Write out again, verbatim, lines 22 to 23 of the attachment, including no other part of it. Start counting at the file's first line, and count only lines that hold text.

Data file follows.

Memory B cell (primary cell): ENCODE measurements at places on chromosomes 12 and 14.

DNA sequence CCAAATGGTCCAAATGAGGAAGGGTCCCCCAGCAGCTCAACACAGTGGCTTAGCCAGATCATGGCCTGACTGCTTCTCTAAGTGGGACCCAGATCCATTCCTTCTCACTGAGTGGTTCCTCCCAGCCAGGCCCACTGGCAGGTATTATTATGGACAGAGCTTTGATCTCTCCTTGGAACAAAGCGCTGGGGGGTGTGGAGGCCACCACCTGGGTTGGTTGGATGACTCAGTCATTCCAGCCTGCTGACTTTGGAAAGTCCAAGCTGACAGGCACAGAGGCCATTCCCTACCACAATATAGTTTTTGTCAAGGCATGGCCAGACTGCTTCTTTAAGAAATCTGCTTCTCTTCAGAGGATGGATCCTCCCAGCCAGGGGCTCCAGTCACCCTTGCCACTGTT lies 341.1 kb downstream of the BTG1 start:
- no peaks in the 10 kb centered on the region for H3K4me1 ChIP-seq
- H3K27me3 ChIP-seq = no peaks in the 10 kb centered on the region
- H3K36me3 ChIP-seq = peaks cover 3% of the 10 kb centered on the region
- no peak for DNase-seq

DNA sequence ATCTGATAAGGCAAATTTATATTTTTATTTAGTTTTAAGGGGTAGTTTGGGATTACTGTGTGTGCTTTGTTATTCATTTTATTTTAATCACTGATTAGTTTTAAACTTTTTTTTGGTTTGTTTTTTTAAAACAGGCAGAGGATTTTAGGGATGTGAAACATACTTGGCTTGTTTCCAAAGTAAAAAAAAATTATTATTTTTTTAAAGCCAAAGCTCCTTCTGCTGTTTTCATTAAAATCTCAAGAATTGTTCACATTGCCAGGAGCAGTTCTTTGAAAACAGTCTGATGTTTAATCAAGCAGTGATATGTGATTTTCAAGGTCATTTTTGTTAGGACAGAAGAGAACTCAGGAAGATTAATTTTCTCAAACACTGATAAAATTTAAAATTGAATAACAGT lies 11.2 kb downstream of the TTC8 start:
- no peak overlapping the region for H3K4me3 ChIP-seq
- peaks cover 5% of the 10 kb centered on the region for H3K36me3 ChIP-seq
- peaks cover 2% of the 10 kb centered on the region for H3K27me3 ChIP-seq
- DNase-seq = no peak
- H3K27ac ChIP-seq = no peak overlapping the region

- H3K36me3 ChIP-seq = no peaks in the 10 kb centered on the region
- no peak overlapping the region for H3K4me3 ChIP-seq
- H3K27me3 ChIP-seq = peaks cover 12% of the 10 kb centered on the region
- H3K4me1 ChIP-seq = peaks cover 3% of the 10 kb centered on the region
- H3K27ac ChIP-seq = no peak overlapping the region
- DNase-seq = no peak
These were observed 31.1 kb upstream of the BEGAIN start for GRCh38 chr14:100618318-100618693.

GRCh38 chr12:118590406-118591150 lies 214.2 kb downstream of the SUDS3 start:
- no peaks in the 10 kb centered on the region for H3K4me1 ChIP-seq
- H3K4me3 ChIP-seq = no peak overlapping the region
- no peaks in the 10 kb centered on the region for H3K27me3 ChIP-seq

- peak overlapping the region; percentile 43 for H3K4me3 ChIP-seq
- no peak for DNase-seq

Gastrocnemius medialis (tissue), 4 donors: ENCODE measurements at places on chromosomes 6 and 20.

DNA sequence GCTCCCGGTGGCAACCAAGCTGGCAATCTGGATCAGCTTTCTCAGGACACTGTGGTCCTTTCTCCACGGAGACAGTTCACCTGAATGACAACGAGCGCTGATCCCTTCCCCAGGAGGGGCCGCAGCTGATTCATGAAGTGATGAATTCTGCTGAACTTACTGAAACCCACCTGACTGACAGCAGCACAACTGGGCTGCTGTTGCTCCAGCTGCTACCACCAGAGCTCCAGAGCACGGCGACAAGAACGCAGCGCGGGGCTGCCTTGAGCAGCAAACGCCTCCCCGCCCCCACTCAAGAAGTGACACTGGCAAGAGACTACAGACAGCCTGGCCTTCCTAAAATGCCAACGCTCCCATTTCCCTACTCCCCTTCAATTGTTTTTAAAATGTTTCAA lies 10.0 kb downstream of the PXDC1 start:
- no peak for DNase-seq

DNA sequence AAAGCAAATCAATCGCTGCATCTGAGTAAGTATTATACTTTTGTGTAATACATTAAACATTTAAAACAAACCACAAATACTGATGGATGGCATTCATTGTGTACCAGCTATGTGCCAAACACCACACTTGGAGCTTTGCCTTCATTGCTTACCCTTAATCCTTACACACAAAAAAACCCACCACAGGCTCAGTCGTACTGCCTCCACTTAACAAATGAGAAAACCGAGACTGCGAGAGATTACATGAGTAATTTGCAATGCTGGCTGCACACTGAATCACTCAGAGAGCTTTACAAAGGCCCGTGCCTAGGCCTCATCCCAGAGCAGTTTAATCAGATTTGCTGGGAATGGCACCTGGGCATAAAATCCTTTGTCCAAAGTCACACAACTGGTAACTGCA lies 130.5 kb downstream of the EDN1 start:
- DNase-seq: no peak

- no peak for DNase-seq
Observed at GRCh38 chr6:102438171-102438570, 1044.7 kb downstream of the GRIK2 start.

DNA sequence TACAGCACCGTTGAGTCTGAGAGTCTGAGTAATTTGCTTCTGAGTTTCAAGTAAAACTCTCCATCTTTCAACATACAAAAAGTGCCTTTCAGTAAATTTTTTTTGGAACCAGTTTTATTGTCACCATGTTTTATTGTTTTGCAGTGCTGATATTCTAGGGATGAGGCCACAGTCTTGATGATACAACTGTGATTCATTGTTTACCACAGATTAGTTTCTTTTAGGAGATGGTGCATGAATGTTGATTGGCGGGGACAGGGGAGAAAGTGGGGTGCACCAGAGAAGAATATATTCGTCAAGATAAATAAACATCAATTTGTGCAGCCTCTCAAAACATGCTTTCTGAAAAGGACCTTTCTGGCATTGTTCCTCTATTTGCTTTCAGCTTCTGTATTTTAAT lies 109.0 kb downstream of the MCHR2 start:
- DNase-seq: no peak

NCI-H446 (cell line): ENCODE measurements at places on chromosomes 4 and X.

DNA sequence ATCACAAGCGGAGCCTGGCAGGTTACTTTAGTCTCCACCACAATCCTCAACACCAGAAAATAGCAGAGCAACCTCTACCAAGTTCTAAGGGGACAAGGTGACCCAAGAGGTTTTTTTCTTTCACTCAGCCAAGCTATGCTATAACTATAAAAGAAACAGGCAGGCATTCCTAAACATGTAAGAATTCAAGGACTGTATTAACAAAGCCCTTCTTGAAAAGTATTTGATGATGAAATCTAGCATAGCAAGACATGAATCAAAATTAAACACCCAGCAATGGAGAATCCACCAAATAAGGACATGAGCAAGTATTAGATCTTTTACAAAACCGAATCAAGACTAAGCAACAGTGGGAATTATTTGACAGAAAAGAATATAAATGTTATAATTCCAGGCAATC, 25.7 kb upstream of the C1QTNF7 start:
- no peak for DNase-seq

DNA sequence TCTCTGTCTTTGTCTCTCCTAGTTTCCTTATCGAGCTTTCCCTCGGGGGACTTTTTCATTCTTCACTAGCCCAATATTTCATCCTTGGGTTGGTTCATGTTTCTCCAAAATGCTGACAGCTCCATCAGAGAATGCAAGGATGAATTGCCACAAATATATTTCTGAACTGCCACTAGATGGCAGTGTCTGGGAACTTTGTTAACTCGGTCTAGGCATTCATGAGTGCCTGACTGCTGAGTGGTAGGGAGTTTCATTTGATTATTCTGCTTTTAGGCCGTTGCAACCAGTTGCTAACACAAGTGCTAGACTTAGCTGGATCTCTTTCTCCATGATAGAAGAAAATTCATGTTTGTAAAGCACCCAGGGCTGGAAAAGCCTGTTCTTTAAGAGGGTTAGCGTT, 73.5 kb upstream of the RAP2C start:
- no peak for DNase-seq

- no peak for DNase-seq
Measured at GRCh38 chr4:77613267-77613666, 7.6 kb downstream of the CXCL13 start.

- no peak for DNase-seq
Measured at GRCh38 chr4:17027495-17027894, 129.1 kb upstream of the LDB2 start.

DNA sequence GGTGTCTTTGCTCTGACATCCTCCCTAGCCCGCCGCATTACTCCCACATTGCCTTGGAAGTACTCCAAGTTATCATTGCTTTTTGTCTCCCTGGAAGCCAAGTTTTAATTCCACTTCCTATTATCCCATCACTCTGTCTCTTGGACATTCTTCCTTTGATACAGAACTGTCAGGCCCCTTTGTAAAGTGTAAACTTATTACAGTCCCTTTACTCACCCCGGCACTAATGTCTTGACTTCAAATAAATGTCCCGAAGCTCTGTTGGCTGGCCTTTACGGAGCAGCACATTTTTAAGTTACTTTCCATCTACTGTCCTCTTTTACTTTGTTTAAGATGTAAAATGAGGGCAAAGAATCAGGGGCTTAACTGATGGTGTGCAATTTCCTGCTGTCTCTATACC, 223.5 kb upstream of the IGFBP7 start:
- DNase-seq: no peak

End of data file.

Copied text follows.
- H3K4me3 ChIP-seq = no peak overlapping the region
- no peaks in the 10 kb centered on the region for H3K27me3 ChIP-seq